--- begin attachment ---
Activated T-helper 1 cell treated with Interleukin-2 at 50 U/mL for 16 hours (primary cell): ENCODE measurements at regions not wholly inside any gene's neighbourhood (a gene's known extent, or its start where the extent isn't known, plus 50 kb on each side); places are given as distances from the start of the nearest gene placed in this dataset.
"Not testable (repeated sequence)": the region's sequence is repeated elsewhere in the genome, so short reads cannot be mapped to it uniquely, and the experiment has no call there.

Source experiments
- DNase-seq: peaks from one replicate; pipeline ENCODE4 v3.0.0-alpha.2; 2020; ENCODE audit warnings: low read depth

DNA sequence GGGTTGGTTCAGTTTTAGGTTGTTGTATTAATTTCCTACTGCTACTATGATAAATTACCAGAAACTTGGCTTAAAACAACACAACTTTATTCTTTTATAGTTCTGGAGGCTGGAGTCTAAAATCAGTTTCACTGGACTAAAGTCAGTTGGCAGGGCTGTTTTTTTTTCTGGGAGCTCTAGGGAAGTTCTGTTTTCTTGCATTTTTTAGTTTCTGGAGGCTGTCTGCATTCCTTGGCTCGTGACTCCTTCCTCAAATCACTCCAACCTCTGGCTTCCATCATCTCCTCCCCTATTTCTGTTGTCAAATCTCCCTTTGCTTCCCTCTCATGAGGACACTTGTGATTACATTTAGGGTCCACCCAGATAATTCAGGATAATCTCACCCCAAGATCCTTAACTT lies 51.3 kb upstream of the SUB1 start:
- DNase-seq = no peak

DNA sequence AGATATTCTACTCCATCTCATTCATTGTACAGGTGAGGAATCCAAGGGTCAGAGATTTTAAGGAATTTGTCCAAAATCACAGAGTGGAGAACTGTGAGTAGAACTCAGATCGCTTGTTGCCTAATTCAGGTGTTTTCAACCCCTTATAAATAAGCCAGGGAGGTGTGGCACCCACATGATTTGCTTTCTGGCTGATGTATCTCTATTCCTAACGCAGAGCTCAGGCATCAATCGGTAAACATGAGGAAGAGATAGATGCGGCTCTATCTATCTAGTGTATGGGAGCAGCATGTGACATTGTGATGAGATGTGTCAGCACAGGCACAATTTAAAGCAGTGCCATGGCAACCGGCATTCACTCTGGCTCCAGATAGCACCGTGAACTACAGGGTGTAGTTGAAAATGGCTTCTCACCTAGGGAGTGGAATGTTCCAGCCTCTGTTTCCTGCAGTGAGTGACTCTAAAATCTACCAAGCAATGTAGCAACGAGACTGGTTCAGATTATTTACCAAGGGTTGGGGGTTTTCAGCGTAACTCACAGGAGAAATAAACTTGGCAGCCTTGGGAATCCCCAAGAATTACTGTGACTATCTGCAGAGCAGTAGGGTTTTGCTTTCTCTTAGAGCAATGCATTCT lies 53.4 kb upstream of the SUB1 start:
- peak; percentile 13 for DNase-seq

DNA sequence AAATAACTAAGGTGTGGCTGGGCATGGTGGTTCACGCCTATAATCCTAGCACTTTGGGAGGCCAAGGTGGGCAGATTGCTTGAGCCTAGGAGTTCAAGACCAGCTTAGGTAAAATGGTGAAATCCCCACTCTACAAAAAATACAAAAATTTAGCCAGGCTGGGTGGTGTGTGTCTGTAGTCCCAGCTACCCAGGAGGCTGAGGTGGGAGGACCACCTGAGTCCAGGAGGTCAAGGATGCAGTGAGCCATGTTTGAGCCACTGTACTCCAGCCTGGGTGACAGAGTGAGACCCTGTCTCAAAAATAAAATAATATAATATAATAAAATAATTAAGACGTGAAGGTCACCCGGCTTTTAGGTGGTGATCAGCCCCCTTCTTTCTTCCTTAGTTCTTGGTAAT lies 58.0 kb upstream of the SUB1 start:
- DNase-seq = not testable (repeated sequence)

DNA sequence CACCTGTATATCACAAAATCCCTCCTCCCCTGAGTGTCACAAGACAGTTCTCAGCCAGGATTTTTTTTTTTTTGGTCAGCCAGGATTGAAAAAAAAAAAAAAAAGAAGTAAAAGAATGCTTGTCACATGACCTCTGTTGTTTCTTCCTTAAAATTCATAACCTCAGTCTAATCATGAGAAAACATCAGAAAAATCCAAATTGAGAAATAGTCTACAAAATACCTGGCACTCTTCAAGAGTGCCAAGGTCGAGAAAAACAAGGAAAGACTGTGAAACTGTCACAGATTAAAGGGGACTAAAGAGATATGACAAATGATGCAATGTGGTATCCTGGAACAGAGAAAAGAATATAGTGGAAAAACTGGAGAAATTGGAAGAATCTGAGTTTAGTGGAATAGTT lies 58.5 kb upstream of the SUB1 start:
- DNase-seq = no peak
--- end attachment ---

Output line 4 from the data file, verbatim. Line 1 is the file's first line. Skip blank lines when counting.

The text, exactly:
- DNase-seq: peaks from one replicate; pipeline ENCODE4 v3.0.0-alpha.2; 2020; ENCODE audit warnings: low read depth